Audiobooks: Reading with your ears

I’m not a fan of audiobooks. I know a lot of people who swear by them, but I just never could get into it. I like to feel the book in my hands. I like to read the words at my pace. I like to go back and ponder particularly good sentences.

And, perhaps most importantly, I like to hear the characters voices in my head rather than aloud because they always sound better with the voices that I give them than what someone else will actually produce on a recording.


This last point occurred to me when I read a recent New Yorker article “Returning to life with Jane Austen’s ‘Emma'” by David Denby. It was a really interesting piece about listening to Emma on two different audiobooks while recovering from eye surgery. The combination of those two things is interesting, and while the thought jumping between the two doesn’t always work well, it was a good read and Denby’s descriptive capabilities are impressive.

He switched from one audiobook with a male reader because he felt that the reader’s voice was disingenuous or at least ill-suited for the character voices. He was better able to accept the attempt by the second (female) reader.

I don’t listen to audiobooks because I don’t think I would be able to really accept anyone’s voice other than the one in my head when I’m reading.

It kind of stinks actually because audiobooks are so useful. Basically, anytime that I can listen to music, I could be listening to a book instead. My reading list might actually start to balance out rather than continuously growing and expanding like the universe.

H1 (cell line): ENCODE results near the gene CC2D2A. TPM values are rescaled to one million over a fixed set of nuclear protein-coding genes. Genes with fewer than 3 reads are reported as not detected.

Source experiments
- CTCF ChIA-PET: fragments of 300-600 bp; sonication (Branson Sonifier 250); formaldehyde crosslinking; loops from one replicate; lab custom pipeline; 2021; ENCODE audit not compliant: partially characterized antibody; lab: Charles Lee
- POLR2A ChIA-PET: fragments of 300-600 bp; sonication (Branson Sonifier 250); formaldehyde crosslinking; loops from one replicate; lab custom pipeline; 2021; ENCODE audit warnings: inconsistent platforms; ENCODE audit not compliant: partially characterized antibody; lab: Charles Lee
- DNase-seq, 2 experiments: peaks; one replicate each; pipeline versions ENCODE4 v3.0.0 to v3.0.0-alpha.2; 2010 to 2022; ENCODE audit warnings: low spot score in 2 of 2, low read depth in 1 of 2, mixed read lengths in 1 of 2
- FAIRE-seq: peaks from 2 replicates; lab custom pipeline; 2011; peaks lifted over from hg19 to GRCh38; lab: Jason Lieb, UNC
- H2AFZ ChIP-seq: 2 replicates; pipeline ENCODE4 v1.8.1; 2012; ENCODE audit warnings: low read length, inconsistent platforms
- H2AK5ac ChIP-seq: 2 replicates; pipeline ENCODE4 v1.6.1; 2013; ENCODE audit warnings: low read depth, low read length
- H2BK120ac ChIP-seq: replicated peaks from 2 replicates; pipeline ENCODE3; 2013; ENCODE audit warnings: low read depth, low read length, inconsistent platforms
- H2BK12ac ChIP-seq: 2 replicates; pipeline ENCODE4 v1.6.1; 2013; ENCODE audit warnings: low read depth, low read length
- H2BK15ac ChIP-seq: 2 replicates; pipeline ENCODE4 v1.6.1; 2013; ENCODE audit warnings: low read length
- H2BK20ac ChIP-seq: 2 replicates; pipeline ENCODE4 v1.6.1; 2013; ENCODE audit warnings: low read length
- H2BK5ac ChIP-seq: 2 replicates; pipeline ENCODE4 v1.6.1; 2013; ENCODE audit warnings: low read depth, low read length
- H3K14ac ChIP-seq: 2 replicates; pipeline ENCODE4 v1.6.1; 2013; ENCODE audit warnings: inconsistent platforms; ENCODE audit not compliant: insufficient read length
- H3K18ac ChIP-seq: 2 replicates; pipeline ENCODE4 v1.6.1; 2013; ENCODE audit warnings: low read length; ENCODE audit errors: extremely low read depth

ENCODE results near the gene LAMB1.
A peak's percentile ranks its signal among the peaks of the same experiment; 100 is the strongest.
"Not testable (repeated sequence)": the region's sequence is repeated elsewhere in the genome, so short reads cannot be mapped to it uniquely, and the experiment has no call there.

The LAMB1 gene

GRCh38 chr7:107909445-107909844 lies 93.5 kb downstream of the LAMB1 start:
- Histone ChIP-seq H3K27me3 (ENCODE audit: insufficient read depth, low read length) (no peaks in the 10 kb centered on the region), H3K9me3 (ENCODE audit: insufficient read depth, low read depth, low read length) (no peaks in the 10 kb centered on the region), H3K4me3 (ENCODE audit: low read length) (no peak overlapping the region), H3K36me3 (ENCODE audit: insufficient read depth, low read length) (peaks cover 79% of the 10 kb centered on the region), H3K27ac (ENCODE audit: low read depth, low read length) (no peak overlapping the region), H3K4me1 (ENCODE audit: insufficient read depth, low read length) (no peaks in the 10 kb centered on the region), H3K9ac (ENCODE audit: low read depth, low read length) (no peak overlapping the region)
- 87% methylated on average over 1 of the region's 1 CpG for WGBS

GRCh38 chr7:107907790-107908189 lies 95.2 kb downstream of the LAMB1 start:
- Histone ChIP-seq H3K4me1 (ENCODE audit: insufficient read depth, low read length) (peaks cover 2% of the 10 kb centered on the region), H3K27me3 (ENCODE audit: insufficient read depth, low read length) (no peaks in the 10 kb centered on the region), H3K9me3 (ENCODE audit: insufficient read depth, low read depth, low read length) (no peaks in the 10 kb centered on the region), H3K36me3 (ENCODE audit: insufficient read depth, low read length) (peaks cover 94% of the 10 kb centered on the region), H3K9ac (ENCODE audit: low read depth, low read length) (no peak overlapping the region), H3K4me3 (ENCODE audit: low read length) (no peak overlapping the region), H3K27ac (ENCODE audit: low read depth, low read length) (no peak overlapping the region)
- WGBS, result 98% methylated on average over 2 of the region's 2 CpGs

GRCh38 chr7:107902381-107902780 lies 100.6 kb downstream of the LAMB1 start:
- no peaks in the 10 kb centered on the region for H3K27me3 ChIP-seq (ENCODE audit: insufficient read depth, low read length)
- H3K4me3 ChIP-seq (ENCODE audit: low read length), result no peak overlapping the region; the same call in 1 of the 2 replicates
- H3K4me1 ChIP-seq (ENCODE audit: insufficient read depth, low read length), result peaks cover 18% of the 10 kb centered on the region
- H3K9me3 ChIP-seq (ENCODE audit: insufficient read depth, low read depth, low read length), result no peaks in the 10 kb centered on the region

However, my brain was made for written words. I have trouble focusing on spoken things. Speeches, questions, YouTube videos… I have trouble focusing for more than a minute or two on what the person is saying and retention of material is difficult unless I’m writing things down, which is ultimately another distraction from the oral material, which is why I prefer recording interviews or important things.

Does anyone else have this resistance to audiobooks? Or are there books out there where the reader was so phenomenal that they couldn’t possibly be a distraction from the book itself so I should check it out?

Let me know in the comments. In the mean time, I should get back to reading The Eyre Affair, which was originally intended to be the review for this weekend. The markings in it are proving more distracting than I had originally anticipated which is making me even more frustrated than I was when I made this video about it.

2 thoughts on “Audiobooks: Reading with your ears

  1. Lunar says:

    Audiobooks are hit or miss for me. I can only really focus on them if I’m on a long car or bus trip (when I have a few hours of solid listening time) and I prefer to listen to books with a lighter tone or overall theme. Anything more complex and I tend to rewind because of missed details.

    Liked by 1 person

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